How NATO Is Meeting New Threats

Marines from the US, UK, Sweden & Finland in Sweden for BALTOPS, June 16, 2015This month more than 15,000 troops from 22 nations are taking part in Allied Shield, a series of exercises designed to test the strength and readiness of NATO and allied armed forces.

In the Baltic Sea, 50 ships and submarines and more than 50 aircraft from 17 countries are taking part in our 43rd Baltic Operations exercise. On land in Poland, Lithuania, Latvia and Estonia, a further 6,000 troops from 10 nations are taking part in Exercise Saber Strike. In Romania, Exercise Trident Joust is testing our ability to command our forces in the field.

We are in Poland this week to meet and see allied forces take part in Exercise Noble Jump, the first deployment of NATO’s new Very High Readiness “Spearhead Force.” This exercise brings together more than 2,000 troops from nine NATO countries, including Czech and Dutch paratroopers, German and Norwegian infantry, Polish and Lithuanian special forces, Belgian artillery, U.S. helicopters and a Hungarian civil-military cooperation unit.

Allied Shield will demonstrate that NATO is able to deploy combat forces anywhere within NATO’s territory within days should a crisis break out or if allies are threatened. It will show the world that this alliance is ready, willing and able to deal with whatever challenges it faces….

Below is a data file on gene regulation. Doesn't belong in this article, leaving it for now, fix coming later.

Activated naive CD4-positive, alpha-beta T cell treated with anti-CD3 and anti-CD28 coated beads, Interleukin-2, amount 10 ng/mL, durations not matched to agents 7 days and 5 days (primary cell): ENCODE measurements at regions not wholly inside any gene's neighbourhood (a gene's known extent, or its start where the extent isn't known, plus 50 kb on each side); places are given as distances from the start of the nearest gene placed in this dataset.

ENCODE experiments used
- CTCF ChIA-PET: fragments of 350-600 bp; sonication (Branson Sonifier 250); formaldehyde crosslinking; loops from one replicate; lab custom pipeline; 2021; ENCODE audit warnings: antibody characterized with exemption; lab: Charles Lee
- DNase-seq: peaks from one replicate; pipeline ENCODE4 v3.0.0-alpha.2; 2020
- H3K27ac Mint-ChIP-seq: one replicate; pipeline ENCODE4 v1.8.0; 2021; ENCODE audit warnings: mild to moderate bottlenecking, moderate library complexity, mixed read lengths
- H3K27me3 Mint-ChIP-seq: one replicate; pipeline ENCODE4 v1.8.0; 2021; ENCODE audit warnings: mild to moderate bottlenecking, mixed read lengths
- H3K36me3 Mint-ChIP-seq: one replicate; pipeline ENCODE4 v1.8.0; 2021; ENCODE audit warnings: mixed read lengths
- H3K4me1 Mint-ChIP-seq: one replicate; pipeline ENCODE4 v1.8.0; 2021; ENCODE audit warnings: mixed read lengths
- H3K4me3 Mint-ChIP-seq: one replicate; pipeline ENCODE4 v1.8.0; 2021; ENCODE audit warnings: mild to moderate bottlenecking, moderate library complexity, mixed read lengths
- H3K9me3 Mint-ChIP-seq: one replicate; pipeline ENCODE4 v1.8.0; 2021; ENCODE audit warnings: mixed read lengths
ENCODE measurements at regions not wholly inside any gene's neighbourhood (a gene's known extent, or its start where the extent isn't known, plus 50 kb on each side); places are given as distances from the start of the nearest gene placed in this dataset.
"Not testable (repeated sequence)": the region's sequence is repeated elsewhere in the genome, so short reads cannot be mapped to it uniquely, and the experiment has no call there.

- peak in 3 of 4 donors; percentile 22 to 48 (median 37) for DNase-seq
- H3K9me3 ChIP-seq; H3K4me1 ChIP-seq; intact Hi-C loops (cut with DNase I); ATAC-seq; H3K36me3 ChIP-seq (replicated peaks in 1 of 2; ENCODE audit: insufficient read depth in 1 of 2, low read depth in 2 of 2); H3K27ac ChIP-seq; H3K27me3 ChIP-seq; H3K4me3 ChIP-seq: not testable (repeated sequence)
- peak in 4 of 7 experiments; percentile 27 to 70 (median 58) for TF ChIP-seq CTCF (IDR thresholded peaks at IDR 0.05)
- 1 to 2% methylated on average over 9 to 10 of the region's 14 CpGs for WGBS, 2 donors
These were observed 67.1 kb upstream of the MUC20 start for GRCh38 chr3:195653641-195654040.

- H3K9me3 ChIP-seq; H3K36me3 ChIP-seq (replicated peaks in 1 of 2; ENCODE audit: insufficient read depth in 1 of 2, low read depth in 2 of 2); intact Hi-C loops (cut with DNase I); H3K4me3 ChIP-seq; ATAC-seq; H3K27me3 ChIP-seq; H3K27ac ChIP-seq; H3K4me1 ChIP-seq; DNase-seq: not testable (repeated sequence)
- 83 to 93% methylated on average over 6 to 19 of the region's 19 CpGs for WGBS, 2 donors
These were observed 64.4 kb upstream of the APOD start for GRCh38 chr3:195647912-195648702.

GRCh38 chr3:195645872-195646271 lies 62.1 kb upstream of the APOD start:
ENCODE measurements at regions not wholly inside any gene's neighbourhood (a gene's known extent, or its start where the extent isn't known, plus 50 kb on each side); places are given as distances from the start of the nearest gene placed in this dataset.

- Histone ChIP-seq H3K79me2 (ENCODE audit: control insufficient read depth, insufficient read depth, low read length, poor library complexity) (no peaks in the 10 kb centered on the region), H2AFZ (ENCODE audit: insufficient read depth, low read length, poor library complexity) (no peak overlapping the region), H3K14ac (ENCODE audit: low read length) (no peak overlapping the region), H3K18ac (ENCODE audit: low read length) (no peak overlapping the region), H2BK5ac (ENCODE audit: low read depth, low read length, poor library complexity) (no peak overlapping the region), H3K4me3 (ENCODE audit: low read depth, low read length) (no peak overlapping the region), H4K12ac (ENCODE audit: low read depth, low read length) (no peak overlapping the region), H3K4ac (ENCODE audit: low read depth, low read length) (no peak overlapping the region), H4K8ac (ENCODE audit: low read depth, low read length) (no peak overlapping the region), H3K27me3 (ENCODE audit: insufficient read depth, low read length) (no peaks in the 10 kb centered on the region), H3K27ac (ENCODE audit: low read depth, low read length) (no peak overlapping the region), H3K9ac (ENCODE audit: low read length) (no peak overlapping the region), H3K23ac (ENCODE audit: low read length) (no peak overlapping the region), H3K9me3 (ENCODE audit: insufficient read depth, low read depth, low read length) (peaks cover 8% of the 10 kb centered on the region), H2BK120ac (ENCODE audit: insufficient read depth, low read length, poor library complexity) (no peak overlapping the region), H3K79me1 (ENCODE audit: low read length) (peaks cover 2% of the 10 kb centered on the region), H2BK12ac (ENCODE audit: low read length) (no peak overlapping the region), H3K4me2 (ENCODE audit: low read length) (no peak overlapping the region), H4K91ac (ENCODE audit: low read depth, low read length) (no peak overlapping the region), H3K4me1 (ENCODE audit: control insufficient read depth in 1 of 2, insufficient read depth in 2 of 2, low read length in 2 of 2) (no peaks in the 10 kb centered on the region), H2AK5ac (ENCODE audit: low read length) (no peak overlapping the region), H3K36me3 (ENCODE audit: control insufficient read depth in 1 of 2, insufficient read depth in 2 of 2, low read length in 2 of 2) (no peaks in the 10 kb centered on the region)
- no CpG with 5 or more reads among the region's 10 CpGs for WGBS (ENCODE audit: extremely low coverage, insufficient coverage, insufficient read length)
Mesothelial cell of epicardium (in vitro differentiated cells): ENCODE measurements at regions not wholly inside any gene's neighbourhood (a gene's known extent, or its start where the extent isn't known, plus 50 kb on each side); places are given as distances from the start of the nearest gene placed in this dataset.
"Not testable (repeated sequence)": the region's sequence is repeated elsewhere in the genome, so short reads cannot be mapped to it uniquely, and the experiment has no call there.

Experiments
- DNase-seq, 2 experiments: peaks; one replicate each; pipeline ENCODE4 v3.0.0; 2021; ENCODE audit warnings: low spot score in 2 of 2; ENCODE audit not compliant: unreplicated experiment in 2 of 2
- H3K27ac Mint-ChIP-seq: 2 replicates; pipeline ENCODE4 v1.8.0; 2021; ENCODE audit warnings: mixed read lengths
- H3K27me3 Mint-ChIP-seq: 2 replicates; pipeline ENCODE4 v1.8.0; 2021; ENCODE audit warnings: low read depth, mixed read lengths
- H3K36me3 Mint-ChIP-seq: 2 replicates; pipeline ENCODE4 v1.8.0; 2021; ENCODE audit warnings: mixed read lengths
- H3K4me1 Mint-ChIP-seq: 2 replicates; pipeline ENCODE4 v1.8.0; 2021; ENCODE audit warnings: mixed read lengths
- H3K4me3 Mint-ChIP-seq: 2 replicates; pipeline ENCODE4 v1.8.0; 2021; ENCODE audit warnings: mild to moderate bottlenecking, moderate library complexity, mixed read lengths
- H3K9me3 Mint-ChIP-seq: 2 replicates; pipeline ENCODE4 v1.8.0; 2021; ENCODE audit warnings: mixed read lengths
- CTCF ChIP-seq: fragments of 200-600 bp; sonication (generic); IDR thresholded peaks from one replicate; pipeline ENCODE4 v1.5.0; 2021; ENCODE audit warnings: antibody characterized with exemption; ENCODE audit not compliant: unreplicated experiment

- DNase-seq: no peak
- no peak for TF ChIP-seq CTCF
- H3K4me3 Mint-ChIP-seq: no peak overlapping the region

By working together, as we are this month in the exercises of Allied Shield, and by investing more in our defense, as the leaders of all member nations have pledged to do, NATO can stand strong against any threat, from wherever it may come.

Mr. Stoltenberg, a former prime minister of Norway, is secretary-general of NATO. Gen. Breedlove, a four-star general in the U.S. Air Force, is the head of U.S. European Command and NATO’s supreme allied commander in Europe.

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Image: Marines from the US, UK, Sweden & Finland in Sweden for BALTOPS, June 16, 2015 (photo: US Mission to NATO)